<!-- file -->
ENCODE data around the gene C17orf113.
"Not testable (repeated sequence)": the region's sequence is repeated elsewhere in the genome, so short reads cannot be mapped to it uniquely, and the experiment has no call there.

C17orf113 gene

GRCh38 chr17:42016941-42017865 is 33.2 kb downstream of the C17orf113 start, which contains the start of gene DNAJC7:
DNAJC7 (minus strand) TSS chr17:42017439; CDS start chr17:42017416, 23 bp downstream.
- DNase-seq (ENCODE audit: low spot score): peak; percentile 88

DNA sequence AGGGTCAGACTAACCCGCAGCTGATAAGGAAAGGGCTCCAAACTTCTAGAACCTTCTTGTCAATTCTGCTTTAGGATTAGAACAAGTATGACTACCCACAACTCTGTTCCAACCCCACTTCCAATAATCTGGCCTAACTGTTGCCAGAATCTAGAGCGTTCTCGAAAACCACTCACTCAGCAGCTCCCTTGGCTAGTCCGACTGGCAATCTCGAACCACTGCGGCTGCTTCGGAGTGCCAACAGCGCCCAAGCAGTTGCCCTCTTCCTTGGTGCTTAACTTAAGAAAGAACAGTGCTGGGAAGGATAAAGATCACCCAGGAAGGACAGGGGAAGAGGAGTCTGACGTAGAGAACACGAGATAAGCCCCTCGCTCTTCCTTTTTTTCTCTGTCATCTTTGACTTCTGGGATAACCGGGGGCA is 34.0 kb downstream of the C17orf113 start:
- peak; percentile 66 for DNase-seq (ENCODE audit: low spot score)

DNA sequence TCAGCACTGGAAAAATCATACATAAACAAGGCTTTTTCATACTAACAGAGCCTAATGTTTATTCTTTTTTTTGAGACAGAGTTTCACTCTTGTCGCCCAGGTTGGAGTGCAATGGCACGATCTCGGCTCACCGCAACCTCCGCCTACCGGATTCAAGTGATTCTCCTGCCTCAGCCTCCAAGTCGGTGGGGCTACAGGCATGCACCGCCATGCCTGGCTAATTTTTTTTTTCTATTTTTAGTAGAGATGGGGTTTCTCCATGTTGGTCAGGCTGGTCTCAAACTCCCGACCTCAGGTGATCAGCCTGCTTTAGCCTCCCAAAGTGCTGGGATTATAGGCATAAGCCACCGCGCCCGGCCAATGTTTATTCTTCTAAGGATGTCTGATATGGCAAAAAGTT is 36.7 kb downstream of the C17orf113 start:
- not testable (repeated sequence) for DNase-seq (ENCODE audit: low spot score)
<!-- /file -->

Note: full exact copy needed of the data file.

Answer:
ENCODE data around the gene C17orf113.
"Not testable (repeated sequence)": the region's sequence is repeated elsewhere in the genome, so short reads cannot be mapped to it uniquely, and the experiment has no call there.

C17orf113 gene

GRCh38 chr17:42016941-42017865 is 33.2 kb downstream of the C17orf113 start, which contains the start of gene DNAJC7:
DNAJC7 (minus strand) TSS chr17:42017439; CDS start chr17:42017416, 23 bp downstream.
- DNase-seq (ENCODE audit: low spot score): peak; percentile 88

DNA sequence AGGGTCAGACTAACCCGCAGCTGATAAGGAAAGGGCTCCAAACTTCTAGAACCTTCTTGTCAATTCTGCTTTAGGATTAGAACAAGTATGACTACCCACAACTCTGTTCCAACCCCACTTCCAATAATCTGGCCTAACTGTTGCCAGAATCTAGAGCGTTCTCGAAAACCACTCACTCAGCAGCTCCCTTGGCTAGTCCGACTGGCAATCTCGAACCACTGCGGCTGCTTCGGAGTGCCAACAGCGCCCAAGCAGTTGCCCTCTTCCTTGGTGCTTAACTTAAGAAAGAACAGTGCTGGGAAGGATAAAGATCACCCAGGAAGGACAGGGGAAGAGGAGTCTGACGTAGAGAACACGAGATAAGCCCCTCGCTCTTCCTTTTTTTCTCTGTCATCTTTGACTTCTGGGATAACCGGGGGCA is 34.0 kb downstream of the C17orf113 start:
- peak; percentile 66 for DNase-seq (ENCODE audit: low spot score)

DNA sequence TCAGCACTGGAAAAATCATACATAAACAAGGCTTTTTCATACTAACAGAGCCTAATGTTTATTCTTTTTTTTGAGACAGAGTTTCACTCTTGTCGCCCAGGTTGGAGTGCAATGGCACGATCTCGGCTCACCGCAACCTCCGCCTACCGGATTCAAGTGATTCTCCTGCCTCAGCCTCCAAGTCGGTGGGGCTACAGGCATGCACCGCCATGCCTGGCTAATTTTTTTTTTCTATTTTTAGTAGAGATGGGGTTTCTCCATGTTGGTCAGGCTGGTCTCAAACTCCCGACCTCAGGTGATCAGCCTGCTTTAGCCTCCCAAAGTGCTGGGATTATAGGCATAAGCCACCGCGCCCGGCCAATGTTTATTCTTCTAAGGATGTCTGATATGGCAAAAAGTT is 36.7 kb downstream of the C17orf113 start:
- not testable (repeated sequence) for DNase-seq (ENCODE audit: low spot score)